THE number of Dorset Council staff earning more than £100,000 a year has reduced - but it's still far too many, a councillor says.

A report reveals Dorset Council's top earners - with 17 employees earning more than £100,000.

This number has reduced compared to the previous year - however the authority is still ranked the fourth top spending council in the south west.

Lib Dem leader on the authority Nick Ireland said: "We just think people get paid too much at the top and get an awful lot of money for what they do.

"There is scope for one of the director roles to go – after five years of existence it is probably good to have a rethink.

"We are better off recruiting three planning officers than one executive director."

The Taxpayers’ Alliance Town Hall Rich List shows that in the financial year ending March 2023, the council paid £2,323,000 to 17 employees who earn more than £100k a year.

The report discloses the latest figures on a council-by-council breakdown of local government executive salaries earning six-figures.

READ: 2023 'Town Hall Rich List' on Dorset Council's top earners

Dorset Council spent the fourth most of any council in the south west area, and paid more than the Bournemouth Christchurch and Poole council (BCP), which paid 17 employees earning over £100,000 a total of £2,254, 812.

The region's top spender was Cornwall which employs 20 people with an annual salary of more than £100k, spending £2,645,196.

Cllr Paul Kimber, who represents Portland, says it is a 'scary system' and was 'surprised' the council paid more than BCP.

He added: "We have to look after the poorest paid first, and there are a lot of people not earning anywhere near that on Dorset Council.

"On Portland we are a very poor community and £100,000 is a lot of money, however, on the other side we have to try and attract people to the workforce. It is important we get best people for our money."

Dorset Echo: County Hall in DorchesterCounty Hall in Dorchester (Image: Newsquest)

Dorset Council’s highest paid employee was chief executive, Matt Prosser, who had a salary of £162,000, with a pension contribution of £26,000 – a total of £191,000.

His salary was almost the same as the prime minister that year who had a salary entitlement of £164,951.

Four executive directors, including Vivienne Broadhurst, Theresa Leavey, Aidan Dunn and John Sellgren all received a package of £173,000, which included a pension contribution of £26,000.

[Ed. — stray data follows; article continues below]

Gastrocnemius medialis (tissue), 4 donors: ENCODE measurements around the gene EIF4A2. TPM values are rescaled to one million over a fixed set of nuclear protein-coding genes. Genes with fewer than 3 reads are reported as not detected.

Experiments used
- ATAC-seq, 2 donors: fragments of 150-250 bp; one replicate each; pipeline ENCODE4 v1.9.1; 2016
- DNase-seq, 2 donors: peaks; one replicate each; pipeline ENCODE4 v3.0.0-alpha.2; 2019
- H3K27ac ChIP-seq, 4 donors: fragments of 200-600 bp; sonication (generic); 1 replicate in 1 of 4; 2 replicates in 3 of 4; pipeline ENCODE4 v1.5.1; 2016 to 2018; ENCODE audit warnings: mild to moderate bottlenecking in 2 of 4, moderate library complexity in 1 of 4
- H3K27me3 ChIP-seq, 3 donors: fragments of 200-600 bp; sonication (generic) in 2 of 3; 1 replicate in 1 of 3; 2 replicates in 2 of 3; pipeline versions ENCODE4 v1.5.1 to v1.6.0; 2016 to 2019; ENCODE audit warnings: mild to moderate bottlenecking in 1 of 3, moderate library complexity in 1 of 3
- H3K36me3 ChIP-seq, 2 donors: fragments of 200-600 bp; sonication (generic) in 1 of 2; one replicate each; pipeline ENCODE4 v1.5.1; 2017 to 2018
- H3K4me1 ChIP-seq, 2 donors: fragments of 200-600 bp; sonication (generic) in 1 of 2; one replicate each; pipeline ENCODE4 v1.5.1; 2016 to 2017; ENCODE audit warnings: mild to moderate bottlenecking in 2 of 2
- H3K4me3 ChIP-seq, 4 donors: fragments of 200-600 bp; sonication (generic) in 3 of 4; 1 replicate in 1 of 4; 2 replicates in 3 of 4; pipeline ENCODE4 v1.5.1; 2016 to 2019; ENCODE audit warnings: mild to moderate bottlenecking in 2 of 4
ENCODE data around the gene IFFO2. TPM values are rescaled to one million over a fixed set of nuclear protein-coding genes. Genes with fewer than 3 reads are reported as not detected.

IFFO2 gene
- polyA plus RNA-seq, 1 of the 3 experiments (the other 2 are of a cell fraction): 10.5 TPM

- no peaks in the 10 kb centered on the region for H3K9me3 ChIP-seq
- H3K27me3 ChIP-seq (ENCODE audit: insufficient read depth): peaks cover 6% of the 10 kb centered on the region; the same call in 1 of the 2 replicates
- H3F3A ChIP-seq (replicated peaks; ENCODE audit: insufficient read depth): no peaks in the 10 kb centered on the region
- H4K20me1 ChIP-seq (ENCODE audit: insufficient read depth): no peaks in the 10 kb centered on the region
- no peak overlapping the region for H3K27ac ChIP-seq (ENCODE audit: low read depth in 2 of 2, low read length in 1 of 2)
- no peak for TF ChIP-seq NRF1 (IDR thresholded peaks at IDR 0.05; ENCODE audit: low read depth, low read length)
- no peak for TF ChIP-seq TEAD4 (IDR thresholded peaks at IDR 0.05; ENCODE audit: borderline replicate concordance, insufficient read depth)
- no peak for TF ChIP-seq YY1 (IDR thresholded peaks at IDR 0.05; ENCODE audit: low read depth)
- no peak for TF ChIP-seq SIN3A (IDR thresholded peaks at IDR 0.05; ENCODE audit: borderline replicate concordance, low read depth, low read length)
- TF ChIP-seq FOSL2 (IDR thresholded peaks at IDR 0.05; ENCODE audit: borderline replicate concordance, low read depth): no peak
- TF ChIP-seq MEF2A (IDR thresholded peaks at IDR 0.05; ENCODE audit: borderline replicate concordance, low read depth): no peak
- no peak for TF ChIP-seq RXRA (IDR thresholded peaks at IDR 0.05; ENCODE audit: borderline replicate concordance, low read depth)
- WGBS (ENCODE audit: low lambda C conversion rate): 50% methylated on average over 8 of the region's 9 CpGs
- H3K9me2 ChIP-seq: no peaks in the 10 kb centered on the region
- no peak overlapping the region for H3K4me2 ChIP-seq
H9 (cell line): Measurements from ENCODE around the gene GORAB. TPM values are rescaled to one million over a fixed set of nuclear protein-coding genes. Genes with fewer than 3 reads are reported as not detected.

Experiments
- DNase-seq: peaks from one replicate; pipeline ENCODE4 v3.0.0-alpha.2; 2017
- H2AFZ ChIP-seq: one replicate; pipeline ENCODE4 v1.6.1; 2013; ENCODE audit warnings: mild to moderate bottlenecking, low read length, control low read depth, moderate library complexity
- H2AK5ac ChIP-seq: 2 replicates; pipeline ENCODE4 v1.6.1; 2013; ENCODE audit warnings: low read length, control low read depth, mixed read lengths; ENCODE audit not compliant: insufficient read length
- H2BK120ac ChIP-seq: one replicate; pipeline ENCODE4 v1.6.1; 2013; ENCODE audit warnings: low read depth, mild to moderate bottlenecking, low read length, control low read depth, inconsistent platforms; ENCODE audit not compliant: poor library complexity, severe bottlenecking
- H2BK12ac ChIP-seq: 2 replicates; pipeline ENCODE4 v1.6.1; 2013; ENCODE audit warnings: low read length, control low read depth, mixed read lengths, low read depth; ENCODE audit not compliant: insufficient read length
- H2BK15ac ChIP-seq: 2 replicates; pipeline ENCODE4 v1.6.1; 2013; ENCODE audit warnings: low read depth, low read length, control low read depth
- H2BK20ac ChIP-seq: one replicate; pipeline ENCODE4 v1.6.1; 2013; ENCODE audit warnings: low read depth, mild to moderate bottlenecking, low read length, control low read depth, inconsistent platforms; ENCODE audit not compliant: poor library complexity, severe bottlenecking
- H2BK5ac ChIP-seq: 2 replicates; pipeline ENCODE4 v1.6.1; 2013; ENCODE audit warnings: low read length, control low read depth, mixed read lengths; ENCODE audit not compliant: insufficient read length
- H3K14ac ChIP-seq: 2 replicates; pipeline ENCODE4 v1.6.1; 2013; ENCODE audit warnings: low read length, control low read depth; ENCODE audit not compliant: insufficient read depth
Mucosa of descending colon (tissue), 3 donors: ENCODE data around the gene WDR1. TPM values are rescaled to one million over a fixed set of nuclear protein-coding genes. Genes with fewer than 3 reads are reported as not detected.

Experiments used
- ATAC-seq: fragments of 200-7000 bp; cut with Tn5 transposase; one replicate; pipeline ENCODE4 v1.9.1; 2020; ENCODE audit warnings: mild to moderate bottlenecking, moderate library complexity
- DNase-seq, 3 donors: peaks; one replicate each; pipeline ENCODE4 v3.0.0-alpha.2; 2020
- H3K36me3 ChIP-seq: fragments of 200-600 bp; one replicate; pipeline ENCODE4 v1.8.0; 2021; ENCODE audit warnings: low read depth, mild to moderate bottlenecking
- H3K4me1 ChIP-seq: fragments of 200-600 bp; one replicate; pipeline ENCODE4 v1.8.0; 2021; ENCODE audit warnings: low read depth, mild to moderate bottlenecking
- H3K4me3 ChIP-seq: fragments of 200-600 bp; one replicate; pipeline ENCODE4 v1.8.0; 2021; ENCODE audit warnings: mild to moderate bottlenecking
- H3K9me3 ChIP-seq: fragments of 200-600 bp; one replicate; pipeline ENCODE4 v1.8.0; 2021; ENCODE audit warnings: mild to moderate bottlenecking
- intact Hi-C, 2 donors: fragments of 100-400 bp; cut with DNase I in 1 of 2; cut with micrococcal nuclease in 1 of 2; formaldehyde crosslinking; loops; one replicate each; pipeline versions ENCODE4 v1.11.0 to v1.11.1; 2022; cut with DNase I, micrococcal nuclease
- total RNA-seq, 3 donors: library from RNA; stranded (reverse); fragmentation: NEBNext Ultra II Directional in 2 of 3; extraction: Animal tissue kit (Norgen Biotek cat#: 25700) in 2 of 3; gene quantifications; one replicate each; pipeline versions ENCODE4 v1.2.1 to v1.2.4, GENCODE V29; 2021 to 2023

Sam Crowe, director of public received a total of £159,000, including a pension contribution of £24,000.

The remaining 11 employees names were not disclosed in the report.

READ: Bonus payment plan to keep senior officers at Dorset Council

In the previous year, Dorset Council had topped the list of most employees earning over £100,000 with 23.

Council leader Spencer Flower has previously defended six-figure salaries for many senior council officers saying that if the authority did not pay ‘the going rate’ it would be unable to attract, or retain, the key staff it needed in a nationally competitive market.

A spokesperson for Dorset Council said: “Dorset Council has made savings of over £96 million since being created in 2019, which has been re-invested to protect frontline services.

“This has been achieved, in part, by reducing the number and duplication of management posts.

“For example, four chief executives from the legacy district and borough councils and the county council were replaced by one for Dorset Council.”

Whilst the council has reduced the overall number of employees taking home a six-figure annual income, there were some slight increases to the salaries that are still being paid to its executive management posts.

The role of chief executive will be earning £180,565 for the financial year ending March 2025, executive directors will be earning salaries of between £134,112 up to £150,628, these figures do not include pension contributions.

The council added: “The slight increase in some highlighted salaries is a result of the annual cost of living pay increases, the terms and conditions of which are negotiated and set nationally and applies to all Dorset Council staff.

“Dorset Council provides around 450 services to 380,000 residents. Council tax has been increased by 3 per cent for 2024/25 and the adult social care precept by just under 2 per cent. This ensures that the council can continue to deliver all of those services and to date, no cuts have been made.”